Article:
When I started to study entrepreneurship a bit more critically some years ago I came up with a simple question that would take me to Haiti in 2007: Are there innovative entrepreneurs in places where stability is often put in jeopardy by political and socioeconomic adversities? How do they emerge and survive? This question annoyed me because I wanted to know if innovative people inventing new marketable services and products could exist in the worst slums of Brazil, South Africa, India or Morocco.
By visiting Haiti in the end of 2007, one of the 15 poorest countries in the world (this was before the disappointing earthquake of 2010), I could see that yes, despite of their incredible difficult situation, either politically, socially or economically, there were amazing people creating new forms of doing business that no one, even in a world top MBA could ever imagine. It was hard to find, but I found at least 5 cases in which entrepreneurs had to overcome all the adversities present in their market and developed an innovative business that could be probably replicated in any developed, developing and underdeveloped region of the world even today, in 2010. Olivier Barrau was one of those cases, creating an innovative Insurance Company that soon became one of the largest in the country.
This sort of finding take you back to one of the first economists to perceive the key role that entrepreneurs played in market-oriented societies: Joseph Schumpeter. Schumpeter is a classic reference in the academic literature on entrepreneurship. This gentleman perceived, still in the first half of the 20th century, that some specific people in societies had the ability to come up with innovative ways to produce and market products and services in such a manner that the capitalism itself evolved and kept existing due to his actions.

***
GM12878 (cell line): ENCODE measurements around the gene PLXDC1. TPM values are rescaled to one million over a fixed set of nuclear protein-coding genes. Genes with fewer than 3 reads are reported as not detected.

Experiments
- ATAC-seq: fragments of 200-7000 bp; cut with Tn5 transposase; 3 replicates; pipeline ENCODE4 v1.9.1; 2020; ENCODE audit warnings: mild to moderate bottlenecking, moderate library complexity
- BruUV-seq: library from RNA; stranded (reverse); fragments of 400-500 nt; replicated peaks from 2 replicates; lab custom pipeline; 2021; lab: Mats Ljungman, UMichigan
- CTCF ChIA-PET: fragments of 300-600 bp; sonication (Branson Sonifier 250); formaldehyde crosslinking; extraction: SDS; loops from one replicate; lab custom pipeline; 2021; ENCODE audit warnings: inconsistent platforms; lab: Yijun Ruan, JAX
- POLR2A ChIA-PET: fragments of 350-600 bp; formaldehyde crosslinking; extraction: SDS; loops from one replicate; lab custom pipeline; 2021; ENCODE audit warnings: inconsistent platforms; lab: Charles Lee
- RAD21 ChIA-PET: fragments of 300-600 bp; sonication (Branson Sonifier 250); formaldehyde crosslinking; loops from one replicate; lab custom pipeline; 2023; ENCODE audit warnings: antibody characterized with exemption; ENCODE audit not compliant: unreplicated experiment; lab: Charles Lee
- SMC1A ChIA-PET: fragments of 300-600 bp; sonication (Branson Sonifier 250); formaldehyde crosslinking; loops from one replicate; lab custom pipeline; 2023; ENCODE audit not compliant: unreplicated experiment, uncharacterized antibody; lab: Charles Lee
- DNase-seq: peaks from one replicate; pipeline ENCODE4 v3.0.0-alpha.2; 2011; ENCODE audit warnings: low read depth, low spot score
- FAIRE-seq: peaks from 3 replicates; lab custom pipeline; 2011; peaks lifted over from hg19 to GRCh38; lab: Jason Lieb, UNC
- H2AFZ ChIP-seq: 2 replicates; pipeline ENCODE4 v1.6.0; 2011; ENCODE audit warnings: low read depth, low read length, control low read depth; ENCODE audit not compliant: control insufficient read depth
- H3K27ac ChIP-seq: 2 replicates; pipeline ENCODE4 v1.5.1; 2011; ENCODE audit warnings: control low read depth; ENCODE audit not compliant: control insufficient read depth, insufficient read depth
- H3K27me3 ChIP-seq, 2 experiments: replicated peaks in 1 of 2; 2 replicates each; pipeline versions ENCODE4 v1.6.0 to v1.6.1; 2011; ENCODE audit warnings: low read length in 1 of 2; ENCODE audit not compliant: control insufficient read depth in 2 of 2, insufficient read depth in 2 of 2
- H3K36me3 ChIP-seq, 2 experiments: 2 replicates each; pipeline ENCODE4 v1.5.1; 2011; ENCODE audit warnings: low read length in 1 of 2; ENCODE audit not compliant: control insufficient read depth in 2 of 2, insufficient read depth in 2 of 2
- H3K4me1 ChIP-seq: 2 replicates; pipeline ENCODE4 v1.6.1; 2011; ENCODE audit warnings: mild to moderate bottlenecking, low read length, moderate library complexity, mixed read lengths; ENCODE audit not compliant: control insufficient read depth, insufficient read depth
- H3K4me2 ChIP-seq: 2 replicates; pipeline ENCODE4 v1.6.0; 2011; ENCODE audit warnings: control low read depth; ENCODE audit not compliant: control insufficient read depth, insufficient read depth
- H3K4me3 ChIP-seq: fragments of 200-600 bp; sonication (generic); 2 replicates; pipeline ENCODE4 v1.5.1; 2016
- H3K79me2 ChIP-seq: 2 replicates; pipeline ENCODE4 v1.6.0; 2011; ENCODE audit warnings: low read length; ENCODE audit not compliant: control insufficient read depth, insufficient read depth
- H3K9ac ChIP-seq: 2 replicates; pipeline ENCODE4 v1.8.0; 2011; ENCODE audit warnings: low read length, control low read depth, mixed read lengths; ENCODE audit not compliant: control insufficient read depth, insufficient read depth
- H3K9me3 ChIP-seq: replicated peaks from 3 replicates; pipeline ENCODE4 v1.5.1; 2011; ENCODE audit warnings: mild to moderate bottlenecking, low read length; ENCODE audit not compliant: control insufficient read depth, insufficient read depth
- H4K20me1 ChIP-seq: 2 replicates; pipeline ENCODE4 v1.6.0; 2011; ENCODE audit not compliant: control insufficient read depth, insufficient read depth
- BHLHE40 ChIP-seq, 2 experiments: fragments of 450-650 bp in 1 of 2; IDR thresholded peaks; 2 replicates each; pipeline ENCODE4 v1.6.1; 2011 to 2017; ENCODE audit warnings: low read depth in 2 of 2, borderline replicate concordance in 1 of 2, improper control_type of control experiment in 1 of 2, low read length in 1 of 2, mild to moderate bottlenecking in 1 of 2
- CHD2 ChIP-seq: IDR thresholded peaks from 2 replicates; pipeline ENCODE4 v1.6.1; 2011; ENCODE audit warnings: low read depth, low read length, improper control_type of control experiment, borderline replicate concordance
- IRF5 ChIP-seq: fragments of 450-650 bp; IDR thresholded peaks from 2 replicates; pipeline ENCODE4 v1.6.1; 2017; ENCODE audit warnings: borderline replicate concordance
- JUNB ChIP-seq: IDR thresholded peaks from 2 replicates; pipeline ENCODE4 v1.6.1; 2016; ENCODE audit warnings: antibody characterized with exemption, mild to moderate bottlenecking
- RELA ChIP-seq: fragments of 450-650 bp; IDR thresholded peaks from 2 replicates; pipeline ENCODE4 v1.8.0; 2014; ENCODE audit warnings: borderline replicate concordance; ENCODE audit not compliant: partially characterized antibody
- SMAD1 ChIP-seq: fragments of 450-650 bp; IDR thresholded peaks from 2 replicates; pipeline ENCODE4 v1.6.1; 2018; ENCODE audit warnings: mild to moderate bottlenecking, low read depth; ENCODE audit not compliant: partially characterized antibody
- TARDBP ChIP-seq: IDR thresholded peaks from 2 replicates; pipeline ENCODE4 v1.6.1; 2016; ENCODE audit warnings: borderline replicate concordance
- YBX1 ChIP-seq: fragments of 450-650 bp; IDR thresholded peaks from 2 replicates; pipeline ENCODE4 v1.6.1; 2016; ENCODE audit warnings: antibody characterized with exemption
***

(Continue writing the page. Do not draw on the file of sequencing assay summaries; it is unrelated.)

It is important to notice, however, that not everybody who starts a business can be considered an entrepreneur. I said that in a previous post and would like to reinforce this position. As the term gains legitimacy, most of the press around the world classify anybody who starts a business as an entrepreneur. This is not true even in the classic definition of the term because an entrepreneur HAS TO BE innovative by definition, either in a very poor country or in highly developed one. In my case, for example, I have taken part or started different businesses in my life but I do not consider myself an entrepreneur because none of the businesses I was involved were innovative neither tried to be. It does not matter, I believe, because most of the entrepreneurial ventures you come across in life were born from a non-innovative previous business experience. So, by exercising starting and running a traditional business you gain experience to start an innovative one someday or right after. But the issue of innovation has to be connected to entrepreneurship either in an emerging market or a developed one, in the past of in the future.